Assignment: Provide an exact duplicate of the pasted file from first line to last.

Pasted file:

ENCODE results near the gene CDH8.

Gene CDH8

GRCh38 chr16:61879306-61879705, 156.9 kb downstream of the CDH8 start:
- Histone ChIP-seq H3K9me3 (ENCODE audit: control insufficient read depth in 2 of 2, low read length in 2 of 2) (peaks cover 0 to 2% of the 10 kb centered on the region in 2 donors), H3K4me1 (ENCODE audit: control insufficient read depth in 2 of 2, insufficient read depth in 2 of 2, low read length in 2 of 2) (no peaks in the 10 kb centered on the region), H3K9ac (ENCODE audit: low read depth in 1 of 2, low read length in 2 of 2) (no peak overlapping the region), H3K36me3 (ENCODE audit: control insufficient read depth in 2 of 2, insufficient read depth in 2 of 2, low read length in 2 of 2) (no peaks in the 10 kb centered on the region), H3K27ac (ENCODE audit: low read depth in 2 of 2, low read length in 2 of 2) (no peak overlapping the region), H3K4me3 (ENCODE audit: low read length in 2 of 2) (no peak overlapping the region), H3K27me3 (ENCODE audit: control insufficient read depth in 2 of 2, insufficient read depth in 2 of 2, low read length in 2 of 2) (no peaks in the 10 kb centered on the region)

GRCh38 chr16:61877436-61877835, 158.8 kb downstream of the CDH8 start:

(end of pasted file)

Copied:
ENCODE results near the gene CDH8.

Gene CDH8

GRCh38 chr16:61879306-61879705, 156.9 kb downstream of the CDH8 start:
- Histone ChIP-seq H3K9me3 (ENCODE audit: control insufficient read depth in 2 of 2, low read length in 2 of 2) (peaks cover 0 to 2% of the 10 kb centered on the region in 2 donors), H3K4me1 (ENCODE audit: control insufficient read depth in 2 of 2, insufficient read depth in 2 of 2, low read length in 2 of 2) (no peaks in the 10 kb centered on the region), H3K9ac (ENCODE audit: low read depth in 1 of 2, low read length in 2 of 2) (no peak overlapping the region), H3K36me3 (ENCODE audit: control insufficient read depth in 2 of 2, insufficient read depth in 2 of 2, low read length in 2 of 2) (no peaks in the 10 kb centered on the region), H3K27ac (ENCODE audit: low read depth in 2 of 2, low read length in 2 of 2) (no peak overlapping the region), H3K4me3 (ENCODE audit: low read length in 2 of 2) (no peak overlapping the region), H3K27me3 (ENCODE audit: control insufficient read depth in 2 of 2, insufficient read depth in 2 of 2, low read length in 2 of 2) (no peaks in the 10 kb centered on the region)

GRCh38 chr16:61877436-61877835, 158.8 kb downstream of the CDH8 start: